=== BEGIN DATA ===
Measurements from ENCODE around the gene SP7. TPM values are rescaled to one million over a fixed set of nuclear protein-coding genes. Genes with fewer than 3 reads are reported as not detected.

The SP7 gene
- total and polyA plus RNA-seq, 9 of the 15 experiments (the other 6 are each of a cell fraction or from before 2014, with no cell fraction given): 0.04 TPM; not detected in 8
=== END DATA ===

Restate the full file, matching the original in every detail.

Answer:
Measurements from ENCODE around the gene SP7. TPM values are rescaled to one million over a fixed set of nuclear protein-coding genes. Genes with fewer than 3 reads are reported as not detected.

The SP7 gene
- total and polyA plus RNA-seq, 9 of the 15 experiments (the other 6 are each of a cell fraction or from before 2014, with no cell fraction given): 0.04 TPM; not detected in 8